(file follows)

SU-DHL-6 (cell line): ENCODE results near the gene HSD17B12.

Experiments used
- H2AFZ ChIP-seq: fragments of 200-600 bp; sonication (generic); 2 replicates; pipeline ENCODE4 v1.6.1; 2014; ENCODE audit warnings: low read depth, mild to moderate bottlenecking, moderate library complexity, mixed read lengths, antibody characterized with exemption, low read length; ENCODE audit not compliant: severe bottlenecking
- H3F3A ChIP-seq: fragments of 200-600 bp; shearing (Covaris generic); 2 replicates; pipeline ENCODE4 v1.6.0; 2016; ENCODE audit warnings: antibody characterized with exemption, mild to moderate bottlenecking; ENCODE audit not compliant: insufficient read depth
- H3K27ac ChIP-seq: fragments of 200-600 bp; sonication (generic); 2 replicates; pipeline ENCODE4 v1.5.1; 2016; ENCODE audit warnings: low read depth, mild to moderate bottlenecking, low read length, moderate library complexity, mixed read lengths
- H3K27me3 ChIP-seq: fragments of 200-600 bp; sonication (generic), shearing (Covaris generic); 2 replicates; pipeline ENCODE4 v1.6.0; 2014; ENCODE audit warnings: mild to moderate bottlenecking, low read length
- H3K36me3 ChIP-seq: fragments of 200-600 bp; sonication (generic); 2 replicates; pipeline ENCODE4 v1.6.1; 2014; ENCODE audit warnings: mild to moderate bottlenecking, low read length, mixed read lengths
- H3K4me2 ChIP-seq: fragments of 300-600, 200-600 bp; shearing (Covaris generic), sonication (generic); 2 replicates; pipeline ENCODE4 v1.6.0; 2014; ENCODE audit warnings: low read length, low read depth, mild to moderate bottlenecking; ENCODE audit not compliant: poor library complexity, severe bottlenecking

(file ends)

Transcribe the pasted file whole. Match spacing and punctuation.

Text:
SU-DHL-6 (cell line): ENCODE results near the gene HSD17B12.

Experiments used
- H2AFZ ChIP-seq: fragments of 200-600 bp; sonication (generic); 2 replicates; pipeline ENCODE4 v1.6.1; 2014; ENCODE audit warnings: low read depth, mild to moderate bottlenecking, moderate library complexity, mixed read lengths, antibody characterized with exemption, low read length; ENCODE audit not compliant: severe bottlenecking
- H3F3A ChIP-seq: fragments of 200-600 bp; shearing (Covaris generic); 2 replicates; pipeline ENCODE4 v1.6.0; 2016; ENCODE audit warnings: antibody characterized with exemption, mild to moderate bottlenecking; ENCODE audit not compliant: insufficient read depth
- H3K27ac ChIP-seq: fragments of 200-600 bp; sonication (generic); 2 replicates; pipeline ENCODE4 v1.5.1; 2016; ENCODE audit warnings: low read depth, mild to moderate bottlenecking, low read length, moderate library complexity, mixed read lengths
- H3K27me3 ChIP-seq: fragments of 200-600 bp; sonication (generic), shearing (Covaris generic); 2 replicates; pipeline ENCODE4 v1.6.0; 2014; ENCODE audit warnings: mild to moderate bottlenecking, low read length
- H3K36me3 ChIP-seq: fragments of 200-600 bp; sonication (generic); 2 replicates; pipeline ENCODE4 v1.6.1; 2014; ENCODE audit warnings: mild to moderate bottlenecking, low read length, mixed read lengths
- H3K4me2 ChIP-seq: fragments of 300-600, 200-600 bp; shearing (Covaris generic), sonication (generic); 2 replicates; pipeline ENCODE4 v1.6.0; 2014; ENCODE audit warnings: low read length, low read depth, mild to moderate bottlenecking; ENCODE audit not compliant: poor library complexity, severe bottlenecking